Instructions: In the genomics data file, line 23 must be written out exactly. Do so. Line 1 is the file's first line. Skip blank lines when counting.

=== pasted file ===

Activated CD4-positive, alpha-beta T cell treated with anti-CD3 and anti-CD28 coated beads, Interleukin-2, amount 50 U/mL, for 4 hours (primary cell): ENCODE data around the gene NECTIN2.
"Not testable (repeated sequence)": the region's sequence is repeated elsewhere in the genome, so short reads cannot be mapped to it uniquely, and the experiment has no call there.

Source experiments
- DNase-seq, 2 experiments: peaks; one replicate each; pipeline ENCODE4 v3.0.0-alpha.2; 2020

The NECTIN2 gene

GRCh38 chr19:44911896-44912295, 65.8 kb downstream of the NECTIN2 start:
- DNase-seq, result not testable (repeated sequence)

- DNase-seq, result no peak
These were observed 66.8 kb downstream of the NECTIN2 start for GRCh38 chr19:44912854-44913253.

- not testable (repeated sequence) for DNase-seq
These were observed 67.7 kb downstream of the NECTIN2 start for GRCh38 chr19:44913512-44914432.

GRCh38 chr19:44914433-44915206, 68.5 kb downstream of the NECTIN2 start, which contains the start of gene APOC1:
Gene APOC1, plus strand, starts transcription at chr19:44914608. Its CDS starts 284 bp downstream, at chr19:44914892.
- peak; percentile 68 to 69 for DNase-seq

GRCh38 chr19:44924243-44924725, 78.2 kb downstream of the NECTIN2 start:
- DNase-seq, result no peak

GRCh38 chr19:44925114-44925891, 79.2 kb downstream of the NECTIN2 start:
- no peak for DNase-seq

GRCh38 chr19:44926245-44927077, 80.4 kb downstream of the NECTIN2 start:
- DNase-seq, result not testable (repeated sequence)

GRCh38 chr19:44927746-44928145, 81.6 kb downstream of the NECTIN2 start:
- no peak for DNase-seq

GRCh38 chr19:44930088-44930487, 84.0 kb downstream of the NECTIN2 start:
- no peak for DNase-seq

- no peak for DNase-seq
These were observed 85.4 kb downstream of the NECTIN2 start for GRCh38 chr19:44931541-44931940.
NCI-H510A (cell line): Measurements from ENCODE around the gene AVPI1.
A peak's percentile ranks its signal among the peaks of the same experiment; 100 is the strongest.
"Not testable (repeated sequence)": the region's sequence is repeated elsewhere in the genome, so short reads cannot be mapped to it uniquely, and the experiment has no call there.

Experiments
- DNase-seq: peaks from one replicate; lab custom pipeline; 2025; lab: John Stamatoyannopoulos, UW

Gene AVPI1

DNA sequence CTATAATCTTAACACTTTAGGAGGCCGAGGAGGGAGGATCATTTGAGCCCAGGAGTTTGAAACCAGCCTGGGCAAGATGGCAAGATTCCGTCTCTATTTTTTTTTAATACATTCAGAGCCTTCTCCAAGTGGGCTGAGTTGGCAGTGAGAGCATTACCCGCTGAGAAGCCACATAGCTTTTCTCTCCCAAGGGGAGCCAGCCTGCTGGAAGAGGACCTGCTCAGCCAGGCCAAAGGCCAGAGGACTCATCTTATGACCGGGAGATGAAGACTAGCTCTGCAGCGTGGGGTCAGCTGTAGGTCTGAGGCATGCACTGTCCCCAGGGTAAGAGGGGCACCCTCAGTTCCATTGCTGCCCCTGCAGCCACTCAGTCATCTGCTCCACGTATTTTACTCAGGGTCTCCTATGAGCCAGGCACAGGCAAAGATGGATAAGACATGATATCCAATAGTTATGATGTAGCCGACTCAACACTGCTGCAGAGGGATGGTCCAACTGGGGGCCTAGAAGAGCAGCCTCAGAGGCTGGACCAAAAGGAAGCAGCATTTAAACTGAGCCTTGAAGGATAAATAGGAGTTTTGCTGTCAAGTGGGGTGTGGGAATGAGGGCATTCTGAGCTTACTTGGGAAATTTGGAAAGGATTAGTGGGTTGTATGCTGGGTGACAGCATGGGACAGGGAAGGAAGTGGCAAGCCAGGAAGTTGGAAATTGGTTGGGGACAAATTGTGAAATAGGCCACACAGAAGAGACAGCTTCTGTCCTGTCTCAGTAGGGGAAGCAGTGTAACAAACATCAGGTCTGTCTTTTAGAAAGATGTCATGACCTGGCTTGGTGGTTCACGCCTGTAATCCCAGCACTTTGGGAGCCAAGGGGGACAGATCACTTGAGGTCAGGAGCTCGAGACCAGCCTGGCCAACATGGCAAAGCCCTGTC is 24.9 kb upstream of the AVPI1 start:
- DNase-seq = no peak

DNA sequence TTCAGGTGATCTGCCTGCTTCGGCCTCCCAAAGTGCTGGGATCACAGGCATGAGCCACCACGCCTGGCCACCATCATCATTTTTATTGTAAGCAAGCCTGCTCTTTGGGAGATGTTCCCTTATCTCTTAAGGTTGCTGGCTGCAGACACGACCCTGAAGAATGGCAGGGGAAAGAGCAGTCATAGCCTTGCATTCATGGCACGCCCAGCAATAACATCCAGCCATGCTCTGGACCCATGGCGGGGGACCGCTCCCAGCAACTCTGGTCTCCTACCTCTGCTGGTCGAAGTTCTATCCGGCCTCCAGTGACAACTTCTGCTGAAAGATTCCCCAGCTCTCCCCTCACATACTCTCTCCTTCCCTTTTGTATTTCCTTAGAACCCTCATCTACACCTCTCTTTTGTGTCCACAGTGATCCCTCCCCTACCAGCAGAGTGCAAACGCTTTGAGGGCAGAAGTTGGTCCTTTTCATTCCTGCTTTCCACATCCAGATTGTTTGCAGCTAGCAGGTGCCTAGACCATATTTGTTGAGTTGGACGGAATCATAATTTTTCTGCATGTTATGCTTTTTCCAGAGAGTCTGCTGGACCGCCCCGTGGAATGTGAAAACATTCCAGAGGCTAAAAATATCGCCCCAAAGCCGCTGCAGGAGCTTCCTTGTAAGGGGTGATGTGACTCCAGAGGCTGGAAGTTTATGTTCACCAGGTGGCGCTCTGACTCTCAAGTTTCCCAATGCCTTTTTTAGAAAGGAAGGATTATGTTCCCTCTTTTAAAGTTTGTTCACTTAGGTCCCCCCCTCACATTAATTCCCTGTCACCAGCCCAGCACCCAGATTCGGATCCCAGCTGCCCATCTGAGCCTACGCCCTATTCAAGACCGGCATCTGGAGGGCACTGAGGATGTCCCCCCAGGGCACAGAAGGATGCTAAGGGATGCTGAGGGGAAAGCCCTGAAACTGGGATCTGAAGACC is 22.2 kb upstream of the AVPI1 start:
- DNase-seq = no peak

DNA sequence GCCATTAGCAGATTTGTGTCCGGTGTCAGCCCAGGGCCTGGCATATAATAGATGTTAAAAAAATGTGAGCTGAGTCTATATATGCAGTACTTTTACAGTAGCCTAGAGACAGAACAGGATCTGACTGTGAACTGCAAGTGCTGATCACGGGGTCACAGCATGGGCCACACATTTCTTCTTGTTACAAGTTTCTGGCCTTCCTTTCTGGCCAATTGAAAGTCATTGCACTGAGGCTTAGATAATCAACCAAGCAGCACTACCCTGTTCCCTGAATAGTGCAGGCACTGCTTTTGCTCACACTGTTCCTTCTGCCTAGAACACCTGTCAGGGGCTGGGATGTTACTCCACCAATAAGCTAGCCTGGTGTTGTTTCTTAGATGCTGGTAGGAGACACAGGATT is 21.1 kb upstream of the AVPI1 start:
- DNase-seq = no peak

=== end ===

GRCh38 chr19:44930088-44930487, 84.0 kb downstream of the NECTIN2 start: